By Alexandra Turcios-Cruz and Carly Wilbur
Undergraduates, University of Maryland
Another sketch for Lola Trax can be accessed at https://mdwomensheritagecenter.org/suffrage-bios-directory/
Lola Carson Trax was born on September 16, 1885 in Easton, Maryland to Pennsylvania natives, Emma and George H. Trax. She was raised in the state of Maryland with her 9 other brothers and sisters. As an adult, she actively participated in and held positions in numerous political and suffragist organizations where she was both a dedicated activist and a leader. Trax played vital roles in a number of suffrage organizations including the Congressional Union, National American Woman Suffrage Association, and the Just Government League of Maryland. She was also an avid writer, and practically a journalist. The Suffragist was one of her primary outlets, one where she consistently kept other suffrage supporters in the loop of women’s activism.
Two days before Trax’s 29th birthday, sixteen Congressional Union organizers marched out of Washington to make a few other states their new stomping grounds. These women were headed to states where women had already won the right to vote--they went “to see that no men are elected to Congress that will not pledge to vote for national woman suffrage.” Miss Lola C. Trax and Mrs. Edna S. Latimer were the two Congressional Union organizers that had been sent to Kansas. This was not the first time, however, that these women worked as an activist duo. In January of this same year (1914), they began a journey on foot together from the city of Baltimore to Annapolis with 15 other suffragists, to deliver a petition to the Maryland Legislation for women’s right to vote. By the time they stopped for the night in a camp that had little protection, many faint-hearted women devised excuses to not carry on. Only four courageous women, including Lola Trax and Edna Latimer, made it through that night and to Annapolis proudly delivering their petition.
According to an article in the Baltimore Sun in October of 1914, Trax acted as the doer of the pair. She was constantly out in the field, taking trains to new Kansas territories (often not entirely sure where she was headed) and giving speeches to anyone who was willing to listen. Trax never prepared her speeches, she felt it important to personalize each one. Before she ever spoke to an audience, she would spend the first five minutes analyzing them, ensuring that she catered to what they wanted to hear.
Organized in great detail and accompanied by numerous other dedicated women, Miss Trax began a 350-mile journey on May 30, 1915. They traveled in an impressively decorated wagon across the state of Maryland with the banner inscribed with the name of their organization (Just Government League of MD) and the quintessential phrase “VOTES FOR WOMEN” at the bottom in all capital letters. In tribute to the first known suffragist in the state of Maryland, they explained that during their journey to rally for women’s right to vote, they would visit the home of Margaret Brent on June 10th.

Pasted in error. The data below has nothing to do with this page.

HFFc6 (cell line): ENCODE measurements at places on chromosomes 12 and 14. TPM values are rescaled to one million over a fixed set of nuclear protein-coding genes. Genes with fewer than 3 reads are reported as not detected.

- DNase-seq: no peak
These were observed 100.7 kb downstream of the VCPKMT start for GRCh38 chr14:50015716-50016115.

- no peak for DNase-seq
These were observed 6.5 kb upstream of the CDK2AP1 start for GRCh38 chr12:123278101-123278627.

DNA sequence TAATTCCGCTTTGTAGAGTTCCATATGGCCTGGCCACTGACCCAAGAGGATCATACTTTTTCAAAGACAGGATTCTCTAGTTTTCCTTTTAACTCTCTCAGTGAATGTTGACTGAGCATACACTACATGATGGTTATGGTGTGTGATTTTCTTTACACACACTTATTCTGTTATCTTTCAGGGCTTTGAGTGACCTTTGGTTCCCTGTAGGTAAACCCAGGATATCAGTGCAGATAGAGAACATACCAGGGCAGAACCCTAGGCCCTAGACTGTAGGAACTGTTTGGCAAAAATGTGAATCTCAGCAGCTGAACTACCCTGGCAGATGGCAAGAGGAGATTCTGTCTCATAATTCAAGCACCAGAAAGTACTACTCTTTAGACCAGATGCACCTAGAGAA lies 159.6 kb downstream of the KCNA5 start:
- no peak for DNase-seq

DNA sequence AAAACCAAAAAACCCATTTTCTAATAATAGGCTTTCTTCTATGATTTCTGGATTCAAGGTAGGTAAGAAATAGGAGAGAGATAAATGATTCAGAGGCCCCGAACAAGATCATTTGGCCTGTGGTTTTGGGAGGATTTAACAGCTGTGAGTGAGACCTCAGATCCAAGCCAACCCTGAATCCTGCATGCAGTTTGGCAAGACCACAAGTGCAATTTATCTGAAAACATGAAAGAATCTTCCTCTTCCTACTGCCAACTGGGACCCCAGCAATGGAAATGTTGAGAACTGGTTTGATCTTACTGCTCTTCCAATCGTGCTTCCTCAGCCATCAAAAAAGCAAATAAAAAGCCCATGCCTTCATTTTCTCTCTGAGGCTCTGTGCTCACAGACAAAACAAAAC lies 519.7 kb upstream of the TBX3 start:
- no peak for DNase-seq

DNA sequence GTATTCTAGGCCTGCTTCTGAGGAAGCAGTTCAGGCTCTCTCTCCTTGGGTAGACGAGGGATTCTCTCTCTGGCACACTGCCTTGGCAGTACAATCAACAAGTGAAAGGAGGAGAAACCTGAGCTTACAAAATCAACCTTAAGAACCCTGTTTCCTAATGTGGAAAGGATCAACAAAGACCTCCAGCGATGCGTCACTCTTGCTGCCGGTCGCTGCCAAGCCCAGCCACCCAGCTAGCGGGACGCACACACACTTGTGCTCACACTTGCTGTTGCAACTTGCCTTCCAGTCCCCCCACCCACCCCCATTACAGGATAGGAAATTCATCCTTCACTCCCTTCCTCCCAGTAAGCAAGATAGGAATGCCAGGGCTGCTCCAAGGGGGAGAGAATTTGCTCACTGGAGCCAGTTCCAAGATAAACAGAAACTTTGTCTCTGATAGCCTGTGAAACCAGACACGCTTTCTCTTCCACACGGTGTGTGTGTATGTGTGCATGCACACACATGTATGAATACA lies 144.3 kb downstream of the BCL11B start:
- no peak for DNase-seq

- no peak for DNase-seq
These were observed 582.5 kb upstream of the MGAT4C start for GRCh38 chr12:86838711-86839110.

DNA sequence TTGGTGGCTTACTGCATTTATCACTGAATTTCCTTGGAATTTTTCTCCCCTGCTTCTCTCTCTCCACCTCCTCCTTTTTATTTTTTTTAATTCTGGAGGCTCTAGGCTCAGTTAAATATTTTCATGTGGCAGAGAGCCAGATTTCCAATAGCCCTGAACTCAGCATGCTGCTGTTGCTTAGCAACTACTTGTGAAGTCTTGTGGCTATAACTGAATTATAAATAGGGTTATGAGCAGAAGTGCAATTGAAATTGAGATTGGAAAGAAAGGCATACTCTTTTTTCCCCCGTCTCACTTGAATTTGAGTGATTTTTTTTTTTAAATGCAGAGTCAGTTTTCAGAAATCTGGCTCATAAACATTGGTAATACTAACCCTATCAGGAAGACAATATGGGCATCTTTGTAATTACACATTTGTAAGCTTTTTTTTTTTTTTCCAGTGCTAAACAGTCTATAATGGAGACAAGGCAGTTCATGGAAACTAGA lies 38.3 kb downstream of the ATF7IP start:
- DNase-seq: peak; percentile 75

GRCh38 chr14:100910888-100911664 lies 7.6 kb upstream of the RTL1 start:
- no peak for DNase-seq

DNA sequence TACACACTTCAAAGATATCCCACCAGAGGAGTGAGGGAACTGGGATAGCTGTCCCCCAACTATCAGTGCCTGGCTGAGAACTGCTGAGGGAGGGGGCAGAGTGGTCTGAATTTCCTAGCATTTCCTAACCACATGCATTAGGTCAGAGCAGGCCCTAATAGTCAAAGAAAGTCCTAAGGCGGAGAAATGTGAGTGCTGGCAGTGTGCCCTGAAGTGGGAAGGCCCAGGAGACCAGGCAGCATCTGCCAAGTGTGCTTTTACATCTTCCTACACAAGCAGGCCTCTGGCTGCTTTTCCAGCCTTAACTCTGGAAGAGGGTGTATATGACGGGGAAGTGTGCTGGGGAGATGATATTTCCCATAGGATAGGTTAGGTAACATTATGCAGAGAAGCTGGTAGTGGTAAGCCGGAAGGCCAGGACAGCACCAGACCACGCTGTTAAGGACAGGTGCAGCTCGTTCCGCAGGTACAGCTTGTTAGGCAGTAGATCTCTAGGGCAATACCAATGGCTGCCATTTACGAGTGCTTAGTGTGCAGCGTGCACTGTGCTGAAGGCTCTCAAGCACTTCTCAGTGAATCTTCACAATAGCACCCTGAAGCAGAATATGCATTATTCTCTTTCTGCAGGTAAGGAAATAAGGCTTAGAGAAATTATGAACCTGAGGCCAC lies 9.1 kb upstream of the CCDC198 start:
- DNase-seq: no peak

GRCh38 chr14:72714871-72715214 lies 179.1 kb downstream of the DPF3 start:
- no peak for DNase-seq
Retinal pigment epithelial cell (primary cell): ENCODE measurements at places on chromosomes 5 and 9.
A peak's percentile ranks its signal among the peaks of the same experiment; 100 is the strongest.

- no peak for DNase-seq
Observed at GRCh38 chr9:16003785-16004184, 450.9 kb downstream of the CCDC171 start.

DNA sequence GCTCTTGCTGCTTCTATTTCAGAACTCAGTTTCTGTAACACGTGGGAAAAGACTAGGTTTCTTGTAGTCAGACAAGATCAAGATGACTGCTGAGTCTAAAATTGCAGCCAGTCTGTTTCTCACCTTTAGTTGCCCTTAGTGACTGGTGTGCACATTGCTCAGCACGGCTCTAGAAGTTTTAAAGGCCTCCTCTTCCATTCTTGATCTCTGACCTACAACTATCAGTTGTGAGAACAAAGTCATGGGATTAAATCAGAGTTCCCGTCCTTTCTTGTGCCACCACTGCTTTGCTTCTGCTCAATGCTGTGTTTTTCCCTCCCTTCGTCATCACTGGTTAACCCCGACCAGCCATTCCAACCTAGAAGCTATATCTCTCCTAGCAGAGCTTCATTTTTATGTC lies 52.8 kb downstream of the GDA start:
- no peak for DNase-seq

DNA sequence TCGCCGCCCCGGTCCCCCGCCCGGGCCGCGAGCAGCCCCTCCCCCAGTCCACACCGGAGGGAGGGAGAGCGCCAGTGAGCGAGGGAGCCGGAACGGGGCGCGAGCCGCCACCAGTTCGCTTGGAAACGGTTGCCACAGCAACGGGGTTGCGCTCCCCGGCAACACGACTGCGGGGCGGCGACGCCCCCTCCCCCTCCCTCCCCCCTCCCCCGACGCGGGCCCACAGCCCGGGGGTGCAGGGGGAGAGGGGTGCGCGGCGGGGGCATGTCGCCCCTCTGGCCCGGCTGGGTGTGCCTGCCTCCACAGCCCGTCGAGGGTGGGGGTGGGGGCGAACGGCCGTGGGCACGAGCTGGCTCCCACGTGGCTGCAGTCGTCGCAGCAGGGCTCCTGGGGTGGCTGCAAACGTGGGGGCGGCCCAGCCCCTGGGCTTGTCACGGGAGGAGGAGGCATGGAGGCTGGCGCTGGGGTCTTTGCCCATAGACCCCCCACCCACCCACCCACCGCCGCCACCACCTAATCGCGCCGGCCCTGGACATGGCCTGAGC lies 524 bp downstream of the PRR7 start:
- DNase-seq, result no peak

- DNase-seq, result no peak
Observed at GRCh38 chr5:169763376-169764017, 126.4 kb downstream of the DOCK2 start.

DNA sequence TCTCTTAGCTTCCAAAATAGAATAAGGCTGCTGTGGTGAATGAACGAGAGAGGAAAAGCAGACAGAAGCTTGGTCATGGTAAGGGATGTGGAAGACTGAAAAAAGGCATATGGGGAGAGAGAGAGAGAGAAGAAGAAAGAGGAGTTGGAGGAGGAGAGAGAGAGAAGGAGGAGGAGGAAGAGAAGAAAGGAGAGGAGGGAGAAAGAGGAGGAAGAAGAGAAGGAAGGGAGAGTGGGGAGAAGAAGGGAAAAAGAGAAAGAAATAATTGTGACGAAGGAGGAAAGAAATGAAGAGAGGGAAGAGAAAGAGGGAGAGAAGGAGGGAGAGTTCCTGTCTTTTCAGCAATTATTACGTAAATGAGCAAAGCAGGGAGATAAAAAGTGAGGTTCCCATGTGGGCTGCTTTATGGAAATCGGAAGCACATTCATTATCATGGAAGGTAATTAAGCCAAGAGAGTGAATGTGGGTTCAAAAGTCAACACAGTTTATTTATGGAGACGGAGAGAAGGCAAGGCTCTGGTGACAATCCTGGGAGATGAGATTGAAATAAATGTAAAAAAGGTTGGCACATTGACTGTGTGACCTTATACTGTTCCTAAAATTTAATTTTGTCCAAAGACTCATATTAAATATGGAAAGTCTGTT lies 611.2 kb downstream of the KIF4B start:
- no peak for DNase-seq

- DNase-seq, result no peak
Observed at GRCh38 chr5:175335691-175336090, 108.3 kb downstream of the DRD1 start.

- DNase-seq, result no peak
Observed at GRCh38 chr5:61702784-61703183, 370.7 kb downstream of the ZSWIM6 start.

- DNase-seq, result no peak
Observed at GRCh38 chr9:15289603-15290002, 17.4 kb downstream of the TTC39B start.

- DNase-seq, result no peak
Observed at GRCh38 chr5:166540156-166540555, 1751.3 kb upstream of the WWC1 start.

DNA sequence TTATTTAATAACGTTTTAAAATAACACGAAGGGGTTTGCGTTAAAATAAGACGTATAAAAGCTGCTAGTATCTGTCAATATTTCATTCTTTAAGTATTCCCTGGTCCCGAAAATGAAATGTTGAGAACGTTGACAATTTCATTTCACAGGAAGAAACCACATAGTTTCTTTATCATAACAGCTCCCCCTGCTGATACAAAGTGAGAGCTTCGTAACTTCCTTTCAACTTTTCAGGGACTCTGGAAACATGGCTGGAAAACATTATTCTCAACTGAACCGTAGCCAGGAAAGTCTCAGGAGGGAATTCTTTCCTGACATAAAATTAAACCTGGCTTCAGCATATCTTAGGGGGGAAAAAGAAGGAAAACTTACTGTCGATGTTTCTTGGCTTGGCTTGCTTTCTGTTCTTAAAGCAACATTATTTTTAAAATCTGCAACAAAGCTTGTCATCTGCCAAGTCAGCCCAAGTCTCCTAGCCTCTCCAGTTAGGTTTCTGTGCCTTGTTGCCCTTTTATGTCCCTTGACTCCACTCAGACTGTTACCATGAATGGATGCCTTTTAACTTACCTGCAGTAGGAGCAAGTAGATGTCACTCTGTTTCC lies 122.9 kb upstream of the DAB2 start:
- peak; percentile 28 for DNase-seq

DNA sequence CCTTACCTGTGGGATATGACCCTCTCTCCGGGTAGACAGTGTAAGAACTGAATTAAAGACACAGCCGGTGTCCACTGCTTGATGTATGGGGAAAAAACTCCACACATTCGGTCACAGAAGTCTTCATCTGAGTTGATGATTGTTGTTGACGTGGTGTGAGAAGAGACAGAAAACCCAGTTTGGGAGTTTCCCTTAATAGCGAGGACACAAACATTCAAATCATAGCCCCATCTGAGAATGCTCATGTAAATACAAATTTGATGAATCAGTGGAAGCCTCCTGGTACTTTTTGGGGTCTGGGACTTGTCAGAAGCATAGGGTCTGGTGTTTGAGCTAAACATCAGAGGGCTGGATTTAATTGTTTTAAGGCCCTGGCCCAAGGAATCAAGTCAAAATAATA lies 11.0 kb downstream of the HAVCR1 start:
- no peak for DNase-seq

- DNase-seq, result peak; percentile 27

Trax was also a sought-after professional organizer. According to an interview with a previous Southern suffragist, she was hired to assist suffragists in South Carolina. The woman recounted that Trax encouraged them to, “Attract attention. Do it in any way. Put on public theatricals. Do anything you can to attract attention.” She explained that Trax organized a lot of “parades and circuses” which were basically publicity stunts that tended to anger many men and women alike, but ultimately worked to get the message across.
Lola Trax also served as the state organizer for woman suffrage in Alabama in 1918. After Congress approved the 19th Amendment in June 1919, the Alabama state legislature refused to ratify.
Like so many unknown activist women, Lola Trax did not stop after one success in the fight for women’s rights. She continually ventured on trip after trip, drafted petitions, made speeches, wrote for newspapers, and organized groups to work toward the goal of achieving full equal rights for women in the United States. Trax worked throughout her entire life for this cause until she passed away in the city she came into the world in, Easton, in 1962. She was buried there in Talbot county in Spring Hill Cemetery.
A record of Lola Carson Trax’s birth can be found in the Pedigree Resource File- Bretheim-Trax Family Tree, FamilySearch, https://familysearch.org/ark:/61903/2:2:3S7P-8WJ. A PDF record of the day Trax and her fellow Congressional Union organizers set out for their respective enfranchised states can be found through the Library of Congress website, https://www.loc.gov/collections/static/women-of-protest/images/detchron.pdf. Trax’s time in Kansas is described in the Baltimore Sun, October 18, 1914, p. 1.
The article discussing the Baltimore-to-Annapolis trip can be found in the Baltimore Sun January 7, 1914, p. 1.
The transcript of the interview with the Southern suffragist can be found at: http://docsouth.unc.edu/sohp/G-0054/G-0054.html
Details about the 350-mile caravan journey can be found in the Baltimore Sun, May 29, 1915, p. 3.
For Lola Trax’s organizing work, see the Alabama state report in Ida Husted Harper, et al., History of Woman Suffrage, vol. 6 (1922). [LINK]